Queen of the Spice Trade
Queen of the Spice Trade
Once upon a time, a shipment of spices from Malaysia made fortunes worthy of kings. The country’s riches were celebrated throughout the ancient world and the Malay Orang, or Malayan people were famed for their skill as sea traders.
In 150 A.D., the ancient Greek geographer Ptolemy included the Malaysian peninsula in his map of the world. Almost 1,500 years later, the map was used by Christopher Columbus when he tried to reach the spice islands in Southeast Asia and found the Americas instead.
Modern visitors to the country are drawn less by the promise of vast pepper- or nutmeg-based fortunes and more by its rich culture and natural beauty: some of Malaysia’s islands and reefs have been repeatedly voted the most beautiful in the world.
The country is as attractive to entrepreneurs as it is for tourists: for the last ten years it has ranked highest in the World Bank Groups ease of business index. It also remains a strong contender in the international economic arena: Malaysia’s economy was fifth in the world for countries with a population of over 20 million.
Malaysia: Facts and Figures
  • Malaysia is the only country in the Coral Triangle that is connected with the Asian mainland. The majority of the country’s territory is divided between the Malaysian peninsula and the island of Borneo.
  • Borneo is the world’s third-largest island and the largest in Asia. It is divided between Malaysia, Indonesia, and Brunei.
  • Malaysia has 4,600 kilometers of coastline and borders 4 major bodies of water: the Sulu Sea, the Celebes Sea, the South China Sea, the Strait of Malacca.
  • Malaysia is ranked 10th in the world and 2st in Southeast Asia for tourist arrivals.
  • It is estimated that temperatures in Malaysia could rise by 2.5 degrees Celsius by 2100, potentially raising sea levels by up to 1 meter in parts of the country.
  • In 2016, Malaysia’s population was estimated at over 31 million people, and set to increase by a forecasted 1,344 people per day. This means that the country’s population almost quadrupled since 1960, when Malaysia was home to just over 8 million people.
  • Malays are Malaysia’s largest demographic group; it is a diverse group that includes people from various ethnic backgrounds. Ethnic Chinese, Indian, and indigenous groups make up most of the remaining Malaysian population.
Economy and Environment
  • The economy of Malaysia is the third-largest in Southeast Asia, after that of Indonesia and Thailand. In 2015, Malaysia’s economy has been one of the most competitive in the world, ranking 14th globally.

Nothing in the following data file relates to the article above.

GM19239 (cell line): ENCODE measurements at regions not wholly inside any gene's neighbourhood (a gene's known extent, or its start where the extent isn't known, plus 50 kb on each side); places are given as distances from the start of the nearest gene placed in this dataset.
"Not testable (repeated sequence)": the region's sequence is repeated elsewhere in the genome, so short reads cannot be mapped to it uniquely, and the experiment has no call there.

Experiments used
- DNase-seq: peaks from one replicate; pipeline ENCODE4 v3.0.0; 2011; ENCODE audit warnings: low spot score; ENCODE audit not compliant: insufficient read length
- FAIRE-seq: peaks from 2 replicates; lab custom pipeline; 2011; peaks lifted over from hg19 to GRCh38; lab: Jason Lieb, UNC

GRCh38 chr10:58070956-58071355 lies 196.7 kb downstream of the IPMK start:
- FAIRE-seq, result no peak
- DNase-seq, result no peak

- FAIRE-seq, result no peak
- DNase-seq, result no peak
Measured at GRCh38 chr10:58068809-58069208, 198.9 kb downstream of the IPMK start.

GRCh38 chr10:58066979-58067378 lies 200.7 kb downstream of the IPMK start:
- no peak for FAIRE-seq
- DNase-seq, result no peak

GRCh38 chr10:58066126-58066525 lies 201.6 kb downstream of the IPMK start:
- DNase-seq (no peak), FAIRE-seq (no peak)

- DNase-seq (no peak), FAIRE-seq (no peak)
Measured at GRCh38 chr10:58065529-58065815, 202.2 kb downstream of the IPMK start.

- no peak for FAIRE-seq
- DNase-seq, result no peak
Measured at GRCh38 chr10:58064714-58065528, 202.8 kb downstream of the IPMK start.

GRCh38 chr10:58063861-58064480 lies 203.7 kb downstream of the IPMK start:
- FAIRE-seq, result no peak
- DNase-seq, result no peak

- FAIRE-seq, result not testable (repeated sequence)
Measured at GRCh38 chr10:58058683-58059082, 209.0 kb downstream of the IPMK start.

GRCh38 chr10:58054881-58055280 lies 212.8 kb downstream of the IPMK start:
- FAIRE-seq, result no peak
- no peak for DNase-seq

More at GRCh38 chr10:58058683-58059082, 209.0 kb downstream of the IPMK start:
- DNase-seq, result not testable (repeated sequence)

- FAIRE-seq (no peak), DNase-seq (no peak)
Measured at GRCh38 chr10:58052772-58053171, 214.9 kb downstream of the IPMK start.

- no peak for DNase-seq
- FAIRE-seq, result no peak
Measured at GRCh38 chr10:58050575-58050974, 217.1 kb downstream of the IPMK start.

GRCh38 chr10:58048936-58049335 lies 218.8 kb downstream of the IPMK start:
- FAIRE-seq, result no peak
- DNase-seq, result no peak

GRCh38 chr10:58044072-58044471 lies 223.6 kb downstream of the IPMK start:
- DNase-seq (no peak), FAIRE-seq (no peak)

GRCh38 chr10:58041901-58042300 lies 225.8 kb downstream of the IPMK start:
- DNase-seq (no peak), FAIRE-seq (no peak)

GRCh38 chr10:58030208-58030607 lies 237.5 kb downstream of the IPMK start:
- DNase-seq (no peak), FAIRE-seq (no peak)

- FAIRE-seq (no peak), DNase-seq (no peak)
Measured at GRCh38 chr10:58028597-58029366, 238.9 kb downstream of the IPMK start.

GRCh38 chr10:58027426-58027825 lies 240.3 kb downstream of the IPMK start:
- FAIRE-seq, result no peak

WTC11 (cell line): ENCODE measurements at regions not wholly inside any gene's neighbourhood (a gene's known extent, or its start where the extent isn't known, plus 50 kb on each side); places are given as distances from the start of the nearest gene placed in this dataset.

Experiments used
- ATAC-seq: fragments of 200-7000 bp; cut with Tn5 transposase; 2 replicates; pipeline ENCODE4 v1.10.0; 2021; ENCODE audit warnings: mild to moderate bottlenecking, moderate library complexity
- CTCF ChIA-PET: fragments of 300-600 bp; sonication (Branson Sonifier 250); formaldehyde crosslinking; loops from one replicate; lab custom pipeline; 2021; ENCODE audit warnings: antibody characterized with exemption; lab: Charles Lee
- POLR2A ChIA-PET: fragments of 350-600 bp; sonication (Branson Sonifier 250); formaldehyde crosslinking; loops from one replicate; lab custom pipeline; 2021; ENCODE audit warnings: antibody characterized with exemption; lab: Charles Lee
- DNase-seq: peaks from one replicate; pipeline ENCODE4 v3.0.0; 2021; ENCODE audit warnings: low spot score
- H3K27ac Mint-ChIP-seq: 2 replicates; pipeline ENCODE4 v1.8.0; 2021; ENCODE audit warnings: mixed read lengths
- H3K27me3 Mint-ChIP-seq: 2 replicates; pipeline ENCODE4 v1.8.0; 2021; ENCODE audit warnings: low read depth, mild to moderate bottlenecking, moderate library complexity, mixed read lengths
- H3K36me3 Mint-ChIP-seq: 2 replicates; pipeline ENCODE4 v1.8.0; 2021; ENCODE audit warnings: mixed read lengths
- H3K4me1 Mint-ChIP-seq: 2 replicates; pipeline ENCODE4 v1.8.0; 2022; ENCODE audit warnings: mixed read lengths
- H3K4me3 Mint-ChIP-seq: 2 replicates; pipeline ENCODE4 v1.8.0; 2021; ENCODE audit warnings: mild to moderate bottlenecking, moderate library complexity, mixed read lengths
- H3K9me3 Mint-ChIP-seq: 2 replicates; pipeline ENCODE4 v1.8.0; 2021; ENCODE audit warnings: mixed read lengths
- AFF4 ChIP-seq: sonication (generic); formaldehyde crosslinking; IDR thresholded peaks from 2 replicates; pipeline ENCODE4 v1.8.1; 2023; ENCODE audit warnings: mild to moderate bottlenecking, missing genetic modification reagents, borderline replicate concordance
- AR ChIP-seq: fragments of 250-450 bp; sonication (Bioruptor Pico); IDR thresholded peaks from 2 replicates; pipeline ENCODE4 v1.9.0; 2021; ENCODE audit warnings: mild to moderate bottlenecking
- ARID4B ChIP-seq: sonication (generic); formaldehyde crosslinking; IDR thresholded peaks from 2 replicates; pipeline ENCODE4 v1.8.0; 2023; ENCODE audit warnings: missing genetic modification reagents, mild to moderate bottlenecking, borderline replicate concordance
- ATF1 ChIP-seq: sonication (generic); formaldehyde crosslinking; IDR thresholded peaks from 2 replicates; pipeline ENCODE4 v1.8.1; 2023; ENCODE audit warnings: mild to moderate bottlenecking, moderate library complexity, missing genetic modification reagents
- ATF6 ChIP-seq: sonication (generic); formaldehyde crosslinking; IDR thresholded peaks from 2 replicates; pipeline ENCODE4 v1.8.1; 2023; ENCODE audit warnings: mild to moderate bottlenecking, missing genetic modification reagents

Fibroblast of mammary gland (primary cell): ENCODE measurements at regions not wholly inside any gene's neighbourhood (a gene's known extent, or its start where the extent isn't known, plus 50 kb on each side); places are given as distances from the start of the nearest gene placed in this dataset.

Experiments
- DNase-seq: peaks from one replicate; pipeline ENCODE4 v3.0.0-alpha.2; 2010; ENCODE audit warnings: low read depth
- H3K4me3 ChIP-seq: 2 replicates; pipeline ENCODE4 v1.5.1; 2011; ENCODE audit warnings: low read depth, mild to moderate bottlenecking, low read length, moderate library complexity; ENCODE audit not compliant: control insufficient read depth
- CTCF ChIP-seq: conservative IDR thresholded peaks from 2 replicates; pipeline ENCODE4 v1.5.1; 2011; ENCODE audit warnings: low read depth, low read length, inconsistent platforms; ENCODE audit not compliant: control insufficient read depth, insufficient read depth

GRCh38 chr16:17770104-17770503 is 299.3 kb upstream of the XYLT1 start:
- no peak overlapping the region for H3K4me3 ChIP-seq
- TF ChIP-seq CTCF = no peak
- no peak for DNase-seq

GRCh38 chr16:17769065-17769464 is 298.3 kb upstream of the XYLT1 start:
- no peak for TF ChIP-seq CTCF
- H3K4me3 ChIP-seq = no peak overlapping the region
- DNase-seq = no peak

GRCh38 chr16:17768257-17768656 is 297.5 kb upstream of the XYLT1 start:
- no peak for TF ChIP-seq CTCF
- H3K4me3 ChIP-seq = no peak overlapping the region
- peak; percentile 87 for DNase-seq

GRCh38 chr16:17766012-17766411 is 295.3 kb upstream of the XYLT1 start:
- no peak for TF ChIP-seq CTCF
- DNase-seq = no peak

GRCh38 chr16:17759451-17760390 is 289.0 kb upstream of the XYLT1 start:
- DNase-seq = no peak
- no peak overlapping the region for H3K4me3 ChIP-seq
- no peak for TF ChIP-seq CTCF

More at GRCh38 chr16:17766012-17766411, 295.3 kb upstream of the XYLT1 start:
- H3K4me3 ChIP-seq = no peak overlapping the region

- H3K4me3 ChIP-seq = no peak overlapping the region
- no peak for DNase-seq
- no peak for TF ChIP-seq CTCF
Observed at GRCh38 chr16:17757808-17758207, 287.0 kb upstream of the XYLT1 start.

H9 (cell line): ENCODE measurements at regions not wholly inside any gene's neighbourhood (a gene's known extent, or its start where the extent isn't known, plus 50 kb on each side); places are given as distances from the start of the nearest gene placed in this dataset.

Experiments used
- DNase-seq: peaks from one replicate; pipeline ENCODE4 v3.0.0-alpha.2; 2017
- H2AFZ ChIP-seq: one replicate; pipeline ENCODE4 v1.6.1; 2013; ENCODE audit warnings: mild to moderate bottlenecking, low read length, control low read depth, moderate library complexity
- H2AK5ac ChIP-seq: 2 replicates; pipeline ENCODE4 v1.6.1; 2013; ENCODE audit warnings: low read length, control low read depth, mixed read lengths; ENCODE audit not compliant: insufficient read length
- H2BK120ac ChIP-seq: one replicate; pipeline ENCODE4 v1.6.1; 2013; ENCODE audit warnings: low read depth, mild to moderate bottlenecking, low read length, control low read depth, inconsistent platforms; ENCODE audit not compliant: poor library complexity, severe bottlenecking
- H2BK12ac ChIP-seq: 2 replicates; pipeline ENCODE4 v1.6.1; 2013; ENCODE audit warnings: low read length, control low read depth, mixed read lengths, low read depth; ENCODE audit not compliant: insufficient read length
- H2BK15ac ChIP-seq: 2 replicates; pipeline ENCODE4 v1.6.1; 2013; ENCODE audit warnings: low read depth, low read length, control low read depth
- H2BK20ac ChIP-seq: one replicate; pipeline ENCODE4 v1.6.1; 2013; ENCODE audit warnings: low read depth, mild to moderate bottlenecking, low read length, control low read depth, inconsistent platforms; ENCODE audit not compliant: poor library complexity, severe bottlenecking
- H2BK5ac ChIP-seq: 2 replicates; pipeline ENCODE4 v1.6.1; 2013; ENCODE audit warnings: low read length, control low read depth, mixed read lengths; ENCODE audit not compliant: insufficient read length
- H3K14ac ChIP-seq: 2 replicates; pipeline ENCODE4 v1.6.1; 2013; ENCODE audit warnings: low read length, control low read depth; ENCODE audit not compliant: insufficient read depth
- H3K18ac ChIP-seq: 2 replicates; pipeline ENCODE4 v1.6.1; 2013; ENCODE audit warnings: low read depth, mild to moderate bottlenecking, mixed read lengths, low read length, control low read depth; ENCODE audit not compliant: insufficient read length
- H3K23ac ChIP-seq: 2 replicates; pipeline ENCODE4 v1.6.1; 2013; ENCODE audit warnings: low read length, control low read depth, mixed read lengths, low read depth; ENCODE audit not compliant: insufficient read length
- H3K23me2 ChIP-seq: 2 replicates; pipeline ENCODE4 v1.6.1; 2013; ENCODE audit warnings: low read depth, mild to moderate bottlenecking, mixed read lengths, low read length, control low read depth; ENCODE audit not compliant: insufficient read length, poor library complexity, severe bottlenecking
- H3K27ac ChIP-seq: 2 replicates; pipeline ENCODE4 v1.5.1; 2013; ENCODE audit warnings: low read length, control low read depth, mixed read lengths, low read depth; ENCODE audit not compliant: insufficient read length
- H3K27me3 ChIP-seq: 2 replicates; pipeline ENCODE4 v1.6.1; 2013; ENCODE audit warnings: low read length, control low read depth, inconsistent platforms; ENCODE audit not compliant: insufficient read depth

• After Singapore and Brunei, Malaysia is also the third-richest in the area in terms of GDP.
  • Borneo, the island shared between Malaysia, Indonesia, and Brunei, is home to one of the oldest rainforests in the world. It is estimated to be 140 million years old, and one of the last remaining habitats for the endangered Bornean orangutan. Due to logging and forest fires, the area covered by the forest has been greatly reduced since the 1960s.
  • Sipadan Island, Malaysia’s only oceanic island, is one of Southeast Asia’s top diving destinations.
  • It is estimated that up to 90 per cent of Malaysia’s fish have been fished out over the last 60—70 years. Fish is one of the staples of the Malaysian diet.
  • Tun Mustapha Marine Park is one of the world’s top 5 largest protected areas, at more than 1 million hectares. The park provides for some 80,000 people living on 50 islands and is home to almost 1,000 marine species.
History and Culture
  • A stone hand axe unearthed in Lenggong, Perak, Malaysia, is the earliest sign of habitation in Southeast Asia. The axe is estimated to be between 0.6 and 1.8 million years old, and is presumed to have been used by homo erectus. The earliest anatomically modern human remains have been found in the Niah Caves in Sarawak.
  • Beginning with the 7th century, Malaysia was part of the Srivijaya Empire, one of the few thalassocratic, or marine-based, states in history.
  • One of the deadliest volcanic eruptions in recorded history was the eruption of Krakatoa in 1883, with effects felt around the world.
  • Records dating back to 300 BC show that Malaysia was pivotal to trade routes from China, India, and Europe. Malacca on the Straits of Malacca was a key port for the east-west spice trade and by the 15th century it had become one of the world’s most important commercial centers. Spice was traded for porcelain from China, textiles from India, sandalwood from Timor, frankincense, myrrh and other resins from Arabia.
Yet new dangers threaten this thriving country: almost 3,000 native species on land and in the sea are close to extinction, while deforestation and pollution severely affect the quality of life for humans and animals alike. Malaysia’s coral reefs – which cover an estimated 3,600 km², most of which are found in Sarawak (Peninsular Malaysia) and in Sabah – are under threat from sedimentation caused by land-based agriculture and development. Destructive fishing practices such as dynamiting and cyanide fishing are prevalent and challenging to manage with an ever increasing population dependent on coastal resources. Nearly 40% of Malaysia’s mangroves have been lost and continue to be exploited.
What can you do?
Help us to protect Malaysia’s marine and coastal heritage.
Coral Triangle Center